UNIONTOWN, Ala. — It’s 6 p.m. on a Tuesday in August and residents who have climbed the City Hall steps learn that, once again, there will be no city council meeting. So once again, they will be unable to discuss with local officials the pollution that has been plaguing their small town for the better part of a decade.
Uniontown has an inordinate number of polluters for a town of 2,300, and residents say city leaders often dodge their attempts to air their grievances. There’s the landfill next to the historic black cemetery that residents opposed from the beginning but went apoplectic over when it started accepting coal ash after a spill of the waste in Tennessee. There’s the pungent odor from a cheese plant that has released its waste into a local creek, according to an environmental group’s hidden cameras. And then there’s the waste water from the catfish processing plant, which contributes to an overwhelmed sewage system that spills fecal matter into local waterways.
Many residents feel all this pollution has been dumped in their backyard — and allowed to continue — because for the most part, they are black, poor and uneducated.
“Look at every black community or poor community,” said Esther Calhoun, a resident who has been involved in numerous lawsuits against the town’s polluters. “The EPA is supposed to be the Environmental Protection Agency, but they’re protecting the rich. What do they do for us? Nothing.”
It’s a similar story across Alabama and much of the country. Many minority communities say their towns have been targeted by polluting industries because residents have few resources to put up a fight, and state and federal agencies have largely sided with industry when locals have challenged polluters.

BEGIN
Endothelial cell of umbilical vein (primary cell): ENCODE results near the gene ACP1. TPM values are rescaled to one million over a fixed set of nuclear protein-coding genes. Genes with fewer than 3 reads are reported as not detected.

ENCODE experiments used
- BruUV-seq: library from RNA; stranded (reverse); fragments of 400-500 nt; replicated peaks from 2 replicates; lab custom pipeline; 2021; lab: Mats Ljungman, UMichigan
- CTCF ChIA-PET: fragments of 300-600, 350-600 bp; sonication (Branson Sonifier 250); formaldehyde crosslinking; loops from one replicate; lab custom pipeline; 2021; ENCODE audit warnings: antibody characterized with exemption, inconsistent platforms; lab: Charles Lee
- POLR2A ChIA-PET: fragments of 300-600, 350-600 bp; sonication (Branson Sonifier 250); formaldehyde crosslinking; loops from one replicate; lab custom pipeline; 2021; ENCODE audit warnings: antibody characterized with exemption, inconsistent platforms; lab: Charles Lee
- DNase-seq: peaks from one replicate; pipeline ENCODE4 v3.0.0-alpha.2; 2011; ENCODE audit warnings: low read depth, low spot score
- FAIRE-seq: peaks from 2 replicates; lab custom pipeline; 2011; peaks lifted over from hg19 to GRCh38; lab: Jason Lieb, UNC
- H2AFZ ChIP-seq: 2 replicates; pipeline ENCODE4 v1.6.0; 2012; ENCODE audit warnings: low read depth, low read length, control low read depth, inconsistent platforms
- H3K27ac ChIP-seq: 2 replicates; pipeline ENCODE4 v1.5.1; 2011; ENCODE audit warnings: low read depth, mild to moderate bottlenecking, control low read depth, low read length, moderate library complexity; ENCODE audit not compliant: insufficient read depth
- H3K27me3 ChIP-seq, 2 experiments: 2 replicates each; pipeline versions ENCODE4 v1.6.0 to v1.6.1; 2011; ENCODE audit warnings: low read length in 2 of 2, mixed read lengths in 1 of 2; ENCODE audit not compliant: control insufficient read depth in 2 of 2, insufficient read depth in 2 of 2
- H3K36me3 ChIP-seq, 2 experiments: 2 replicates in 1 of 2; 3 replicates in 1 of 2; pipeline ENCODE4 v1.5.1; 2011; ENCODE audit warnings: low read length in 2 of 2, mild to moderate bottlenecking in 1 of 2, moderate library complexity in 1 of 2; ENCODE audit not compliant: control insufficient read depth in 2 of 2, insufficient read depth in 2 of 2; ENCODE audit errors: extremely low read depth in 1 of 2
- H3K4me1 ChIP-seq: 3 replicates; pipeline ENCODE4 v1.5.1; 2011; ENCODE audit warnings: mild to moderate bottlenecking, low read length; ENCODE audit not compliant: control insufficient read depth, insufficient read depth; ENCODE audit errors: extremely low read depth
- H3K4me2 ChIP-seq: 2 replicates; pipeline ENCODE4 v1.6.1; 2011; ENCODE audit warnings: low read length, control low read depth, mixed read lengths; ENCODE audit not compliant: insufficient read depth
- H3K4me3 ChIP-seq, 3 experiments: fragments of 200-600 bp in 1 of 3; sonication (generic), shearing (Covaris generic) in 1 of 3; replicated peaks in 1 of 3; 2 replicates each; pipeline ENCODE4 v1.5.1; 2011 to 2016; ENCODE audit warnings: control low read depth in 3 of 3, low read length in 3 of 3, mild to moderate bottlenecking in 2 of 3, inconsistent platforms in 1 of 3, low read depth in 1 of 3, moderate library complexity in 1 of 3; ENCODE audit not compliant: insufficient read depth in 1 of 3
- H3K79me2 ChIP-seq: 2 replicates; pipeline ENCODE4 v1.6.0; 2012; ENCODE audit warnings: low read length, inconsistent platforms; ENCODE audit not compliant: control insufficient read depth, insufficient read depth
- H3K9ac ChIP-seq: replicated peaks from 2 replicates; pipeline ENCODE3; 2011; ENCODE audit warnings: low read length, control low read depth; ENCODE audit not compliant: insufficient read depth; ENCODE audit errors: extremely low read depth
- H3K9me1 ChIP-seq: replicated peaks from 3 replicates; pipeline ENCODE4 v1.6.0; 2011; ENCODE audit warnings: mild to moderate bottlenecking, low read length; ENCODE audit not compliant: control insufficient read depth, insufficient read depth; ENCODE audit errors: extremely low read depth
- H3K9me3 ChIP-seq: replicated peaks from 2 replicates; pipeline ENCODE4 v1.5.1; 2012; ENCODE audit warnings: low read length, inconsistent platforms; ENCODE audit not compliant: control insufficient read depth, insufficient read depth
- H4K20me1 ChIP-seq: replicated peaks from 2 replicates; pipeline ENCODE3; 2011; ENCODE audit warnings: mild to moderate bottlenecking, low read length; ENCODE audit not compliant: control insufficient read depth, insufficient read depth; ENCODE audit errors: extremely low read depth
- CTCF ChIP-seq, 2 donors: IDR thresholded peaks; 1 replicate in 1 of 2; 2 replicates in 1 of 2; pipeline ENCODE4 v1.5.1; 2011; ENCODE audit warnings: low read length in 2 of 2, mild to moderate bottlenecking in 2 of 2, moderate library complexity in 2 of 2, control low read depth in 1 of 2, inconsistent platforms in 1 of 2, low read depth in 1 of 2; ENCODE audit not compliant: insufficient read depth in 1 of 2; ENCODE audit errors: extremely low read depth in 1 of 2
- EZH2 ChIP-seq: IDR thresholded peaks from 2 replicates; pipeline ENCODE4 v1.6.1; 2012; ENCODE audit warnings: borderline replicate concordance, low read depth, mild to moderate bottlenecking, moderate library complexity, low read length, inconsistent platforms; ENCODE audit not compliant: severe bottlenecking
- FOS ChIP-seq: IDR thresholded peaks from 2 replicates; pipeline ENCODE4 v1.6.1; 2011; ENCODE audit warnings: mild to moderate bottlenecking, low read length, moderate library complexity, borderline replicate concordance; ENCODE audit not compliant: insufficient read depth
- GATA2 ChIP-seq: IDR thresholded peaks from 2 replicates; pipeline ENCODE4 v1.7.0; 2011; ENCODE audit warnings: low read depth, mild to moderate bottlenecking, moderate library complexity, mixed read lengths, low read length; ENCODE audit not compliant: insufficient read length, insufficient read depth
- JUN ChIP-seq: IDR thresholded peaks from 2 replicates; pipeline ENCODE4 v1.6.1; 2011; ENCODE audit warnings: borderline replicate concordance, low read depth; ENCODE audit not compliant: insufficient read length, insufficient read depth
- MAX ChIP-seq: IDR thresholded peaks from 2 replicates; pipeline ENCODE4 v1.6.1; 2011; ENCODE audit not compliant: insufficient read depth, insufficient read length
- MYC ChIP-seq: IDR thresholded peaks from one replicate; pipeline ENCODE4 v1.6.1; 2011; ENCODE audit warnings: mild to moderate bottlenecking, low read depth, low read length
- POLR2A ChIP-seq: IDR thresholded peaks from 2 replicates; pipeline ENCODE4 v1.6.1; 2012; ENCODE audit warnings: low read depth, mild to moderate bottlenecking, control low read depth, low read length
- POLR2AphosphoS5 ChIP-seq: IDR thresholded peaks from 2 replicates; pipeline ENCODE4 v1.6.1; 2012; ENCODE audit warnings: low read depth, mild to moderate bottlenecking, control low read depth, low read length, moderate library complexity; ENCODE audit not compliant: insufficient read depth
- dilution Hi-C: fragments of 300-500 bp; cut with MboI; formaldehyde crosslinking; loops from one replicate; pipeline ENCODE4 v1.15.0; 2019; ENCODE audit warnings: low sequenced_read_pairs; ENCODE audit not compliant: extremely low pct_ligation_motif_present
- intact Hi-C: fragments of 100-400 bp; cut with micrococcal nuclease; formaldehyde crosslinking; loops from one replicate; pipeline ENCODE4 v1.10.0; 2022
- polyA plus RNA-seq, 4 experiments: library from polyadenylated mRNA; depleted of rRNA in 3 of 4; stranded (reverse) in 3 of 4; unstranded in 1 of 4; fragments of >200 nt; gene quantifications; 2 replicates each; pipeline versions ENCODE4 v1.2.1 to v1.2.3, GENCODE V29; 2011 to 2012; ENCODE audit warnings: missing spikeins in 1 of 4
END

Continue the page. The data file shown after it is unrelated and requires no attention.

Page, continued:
Black residents in Union Hill, Virginia; North Birmingham, Alabama; Braddock, Pennsylvania; Burke County and Jessup, Georgia; Waukegan, Illinois, and many others have made similar accusations over the past several years.
In Uniontown, residents say the Alabama Department of Environmental Management (ADEM) has not helped. The department rescinded its civil rights complaint policy in June in the face of a lawsuit from some state residents. That means the state now has no process for reviewing complaints that environmental problems are disproportionately impacting people of color. The department said it cannot comment on the process because litigation is ongoing, but the EPA in July said it will investigate ADEM’s civil rights policies.
The EPA also has faced criticism on civil rights issues. An agency study published in April found that black people are more burdened by air pollution than any other group, even when taking poverty into account. And the agency has taken years or even decades to respond to complaints. Earlier this year, the agency denied Uniontown’s environmental racism complaint.